Incoherent ramblings of an InfoSec professional

PFSense, Netflow and ELK w/geoip

Several months ago I started working with the ELK stack (elasticsearch, logstash, kibana) for use with bluecoat proxy logs. I have been running pfsense at home for quite sometime and decided it would be nice to get some data pulled out of it, why not with netflow. As with everything else there are pieces of stuff all over the interwebs, but nothing that pulled it all together for me to use.

Here is a simple breakdown of the steps.

Configure pfsense to pass flow data
install java
install elasticsearch – research optimizations for single node.
install kibana 4
install logstash
install nginx
configure logstash
configure kibana – secure
configure nginx
configure elasticsearch – secure
configure mappings for flow
build dashboards in kibana

Here is the base setup.

Debian 8.1 64bit running on ESXi
– 2 vCPUs
– 8GB Ram
– 60G Storage

A. Setup PFSense to collect and pass flow data

Install softflowd package that is available for pfsense.


Services -> softflowd select “Interface, Host “ip of ELK box”, Port “9995” (will be configured later in logstash config)

Screen Shot 2015-07-13 at 9.44.07 PM

B. Install and configure ELK – a good chunk with modifications was taken from this DigitalOcean article –

1. Install Java (latest version)

Add repo list and update –

 sudo add-apt-repository -y ppa:webupd8team/java && apt-get update

Install java8

 sudo apt-get -y install oracle-java8-installer

2. Install Elasticsearch NOTE:I just used the latest (1.6.0) as of the time of writing this.

Download GPG key for apt.

    wget -O - | sudo apt-key add -

Add to repo list and update.

    echo 'deb stable main' | sudo tee /etc/apt/sources.list.d/elasticsearch.list


    sudo apt-get -y install elasticsearch=1.6.0

Edit /etc/elasticsearch/elasticsearch.yml and set localhost

3. Install Kibana 4 NOTE:Latest as of this writing 4.1.1

  tar -zxvf kibana-4.1.1-linux-x64.tar.gz

Move the code over to someplace that seems normal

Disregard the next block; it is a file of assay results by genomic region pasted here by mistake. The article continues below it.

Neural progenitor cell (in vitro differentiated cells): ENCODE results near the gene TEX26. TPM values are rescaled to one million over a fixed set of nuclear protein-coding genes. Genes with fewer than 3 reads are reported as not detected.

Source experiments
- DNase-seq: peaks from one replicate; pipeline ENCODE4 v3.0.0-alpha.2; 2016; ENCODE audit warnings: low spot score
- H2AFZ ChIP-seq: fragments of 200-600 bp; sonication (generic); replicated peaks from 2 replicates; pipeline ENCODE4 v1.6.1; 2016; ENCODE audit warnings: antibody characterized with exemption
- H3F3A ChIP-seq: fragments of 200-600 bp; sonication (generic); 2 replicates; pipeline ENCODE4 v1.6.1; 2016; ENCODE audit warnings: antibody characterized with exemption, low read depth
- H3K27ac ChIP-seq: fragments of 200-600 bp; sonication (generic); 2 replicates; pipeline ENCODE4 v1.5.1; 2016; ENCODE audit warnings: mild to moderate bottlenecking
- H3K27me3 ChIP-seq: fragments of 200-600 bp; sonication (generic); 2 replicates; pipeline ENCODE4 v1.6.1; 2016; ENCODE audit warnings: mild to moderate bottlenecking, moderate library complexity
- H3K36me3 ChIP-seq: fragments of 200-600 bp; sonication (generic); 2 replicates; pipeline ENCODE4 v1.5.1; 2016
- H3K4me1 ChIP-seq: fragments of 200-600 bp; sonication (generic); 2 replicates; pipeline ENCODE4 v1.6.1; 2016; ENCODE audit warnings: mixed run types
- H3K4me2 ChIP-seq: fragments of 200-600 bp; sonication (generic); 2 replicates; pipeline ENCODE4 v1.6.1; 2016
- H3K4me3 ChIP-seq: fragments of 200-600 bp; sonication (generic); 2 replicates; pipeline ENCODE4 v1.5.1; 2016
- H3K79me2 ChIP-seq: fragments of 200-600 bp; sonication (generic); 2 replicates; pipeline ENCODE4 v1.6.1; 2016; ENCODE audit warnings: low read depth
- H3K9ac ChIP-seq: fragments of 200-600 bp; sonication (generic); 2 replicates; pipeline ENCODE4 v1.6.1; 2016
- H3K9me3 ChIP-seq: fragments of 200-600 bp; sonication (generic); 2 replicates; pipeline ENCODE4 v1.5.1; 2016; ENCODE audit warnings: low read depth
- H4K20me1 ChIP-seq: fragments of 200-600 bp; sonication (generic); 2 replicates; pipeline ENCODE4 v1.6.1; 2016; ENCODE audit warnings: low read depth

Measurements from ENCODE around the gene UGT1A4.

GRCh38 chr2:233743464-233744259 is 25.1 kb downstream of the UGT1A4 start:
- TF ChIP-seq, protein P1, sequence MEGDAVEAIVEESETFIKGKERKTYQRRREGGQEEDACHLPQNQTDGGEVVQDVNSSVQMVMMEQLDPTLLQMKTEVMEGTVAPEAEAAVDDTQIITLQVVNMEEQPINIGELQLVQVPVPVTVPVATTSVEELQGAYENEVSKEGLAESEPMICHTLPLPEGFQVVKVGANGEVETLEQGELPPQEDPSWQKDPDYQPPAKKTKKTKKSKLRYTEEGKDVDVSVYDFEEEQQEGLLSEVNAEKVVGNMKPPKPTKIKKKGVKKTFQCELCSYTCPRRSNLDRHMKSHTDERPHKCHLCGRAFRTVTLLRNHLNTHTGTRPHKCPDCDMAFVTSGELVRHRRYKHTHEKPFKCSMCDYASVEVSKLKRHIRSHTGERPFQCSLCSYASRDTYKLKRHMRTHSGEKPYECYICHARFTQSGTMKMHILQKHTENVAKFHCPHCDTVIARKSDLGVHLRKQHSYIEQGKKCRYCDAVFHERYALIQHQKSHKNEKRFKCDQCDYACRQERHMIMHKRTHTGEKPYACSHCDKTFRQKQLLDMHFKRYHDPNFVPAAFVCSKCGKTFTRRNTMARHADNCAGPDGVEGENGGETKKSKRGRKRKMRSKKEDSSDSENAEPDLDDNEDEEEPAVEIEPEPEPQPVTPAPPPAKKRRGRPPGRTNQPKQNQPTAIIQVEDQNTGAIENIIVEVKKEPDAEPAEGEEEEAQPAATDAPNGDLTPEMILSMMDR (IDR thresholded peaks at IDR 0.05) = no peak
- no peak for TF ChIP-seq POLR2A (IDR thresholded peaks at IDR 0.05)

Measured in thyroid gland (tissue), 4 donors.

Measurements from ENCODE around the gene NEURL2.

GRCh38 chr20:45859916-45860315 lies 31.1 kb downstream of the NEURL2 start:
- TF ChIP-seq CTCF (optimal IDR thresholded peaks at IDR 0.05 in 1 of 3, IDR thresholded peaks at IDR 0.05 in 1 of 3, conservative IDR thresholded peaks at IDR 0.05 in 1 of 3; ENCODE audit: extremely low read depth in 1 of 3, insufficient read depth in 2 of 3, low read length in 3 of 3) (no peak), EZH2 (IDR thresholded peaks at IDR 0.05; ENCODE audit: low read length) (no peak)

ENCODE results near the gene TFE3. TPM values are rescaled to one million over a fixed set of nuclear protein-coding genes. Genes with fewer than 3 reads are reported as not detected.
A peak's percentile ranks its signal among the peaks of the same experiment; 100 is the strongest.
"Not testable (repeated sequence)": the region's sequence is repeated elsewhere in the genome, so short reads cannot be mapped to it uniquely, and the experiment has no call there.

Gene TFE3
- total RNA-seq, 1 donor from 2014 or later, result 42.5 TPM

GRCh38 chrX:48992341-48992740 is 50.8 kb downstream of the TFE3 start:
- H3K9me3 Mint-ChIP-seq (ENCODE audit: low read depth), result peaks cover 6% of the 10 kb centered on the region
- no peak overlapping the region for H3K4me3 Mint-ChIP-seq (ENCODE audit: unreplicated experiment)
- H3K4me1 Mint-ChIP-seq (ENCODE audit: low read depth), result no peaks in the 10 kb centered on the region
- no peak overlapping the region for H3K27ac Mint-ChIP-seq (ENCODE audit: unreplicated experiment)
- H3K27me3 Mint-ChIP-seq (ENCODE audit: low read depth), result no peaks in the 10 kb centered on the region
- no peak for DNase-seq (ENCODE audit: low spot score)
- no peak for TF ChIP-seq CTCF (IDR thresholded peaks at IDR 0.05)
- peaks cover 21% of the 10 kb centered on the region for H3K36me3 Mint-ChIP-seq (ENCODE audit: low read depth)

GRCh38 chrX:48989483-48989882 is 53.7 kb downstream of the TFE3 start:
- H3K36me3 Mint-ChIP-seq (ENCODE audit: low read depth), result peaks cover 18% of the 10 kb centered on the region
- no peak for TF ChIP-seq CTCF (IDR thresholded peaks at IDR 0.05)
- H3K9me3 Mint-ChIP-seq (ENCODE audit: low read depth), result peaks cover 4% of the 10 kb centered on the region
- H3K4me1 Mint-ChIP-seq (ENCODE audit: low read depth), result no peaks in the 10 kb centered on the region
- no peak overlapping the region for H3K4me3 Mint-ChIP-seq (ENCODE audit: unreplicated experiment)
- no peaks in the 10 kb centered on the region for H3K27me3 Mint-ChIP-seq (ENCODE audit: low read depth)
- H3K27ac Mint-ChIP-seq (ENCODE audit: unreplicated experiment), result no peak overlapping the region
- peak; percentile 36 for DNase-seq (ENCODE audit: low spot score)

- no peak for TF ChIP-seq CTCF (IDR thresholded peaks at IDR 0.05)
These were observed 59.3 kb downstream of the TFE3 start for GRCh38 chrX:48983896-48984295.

sudo mkdir -p /opt/kibana && sudo cp -R ~/kibana-4*/* /opt/kibana/

Go head and install this git code that will setup kibana as a service.

cd /etc/init.d && sudo wget
sudo chmod +x /etc/init.d/kibana4

At this point edit the kibana config in /opt/kibana/config/kibana.yml and set host: “localhost”

4. Install Logstash NOTE:Latest as of this writing 1.5.2

Add repo and update.

  echo 'deb stable main' | sudo tee /etc/apt/sources.list.d/logstash.list && sudo apt-get update

Install Logstash

  sudo apt-get install logstash

5. Install nginx

We will use nginx as a reverse proxy to get to the ELK instance. Kibana and Elasticsearch do not offer much in the way of security so we have to lock them to only being accessible from localhost.

apache2-utils only necessary if htpasswd is desired to help secure the kibana instance.

  apt-get install nginx apache2-utils 

6. Configure nginx reverse proxy

Replace /etc/nginx/sites-available/default with the following.

server {
    listen 80;

    server_name <servername>;

    location / {
        proxy_pass http://localhost:5601;
        proxy_http_version 1.1;
        proxy_set_header Upgrade $http_upgrade;
        proxy_set_header Connection 'upgrade';
        proxy_set_header Host $host;
        proxy_cache_bypass $http_upgrade;        

7. Configure Logstash to accept traffic and create geoid data.

First get the geoip data, this is updated monthly so a cron is probably a good idea. This will create the lookup database for logstash.

cd /etc/logstash && sudo curl -O "" && sudo gunzip GeoLiteCity.dat.gz

Create /etc/logstash/conf.d/logstash-netflow.conf place the following in the file.

input {
   udp {
     port => 9995
     codec => netflow
     type => netflow
filter {
  geoip {
    source => "[netflow][ipv4_src_addr]"
    target => "src_geoip"
    database => "/etc/logstash/GeoLiteCity.dat"
  geoip {
    source => "[netflow][ipv4_dst_addr]"
    target => "dst_geoip"
    database => "/etc/logstash/GeoLiteCity.dat"
output {
  stdout { codec => rubydebug }
  if ( [host] =~ "10\.100\.1\.1" ) {
    elasticsearch {
      index => "logstash_netflow-%{+YYYY.MM.dd}"
      host => "localhost"
  } else {
    elasticsearch {
      index => "logstash-%{+YYYY.MM.dd}"
      host => "localhost"

Parts of this are for future growth, where [host] =~ .


Start everything up and set to start on boot

    sudo systemctl enable elasticsearch.service
    sudo systemctl enable logstash.service
    sudo systemctl enable kibana4.service
    sudo systemctl enable nginx.service
    sudo systemctl start elasticsearch.service
    sudo systemctl start logstash.service
    sudo systemctl start kibana.service
    sudo systemctl start nginx.service

Everything now should be working, check your logs /var/log/logstash/logstash.log and /var/log/elasticsearch/elasticsearch.log – once you get data pushed into logstash ES should create an index in /var/lib/elasticsearch/elasticsearch/nodes/0/indicies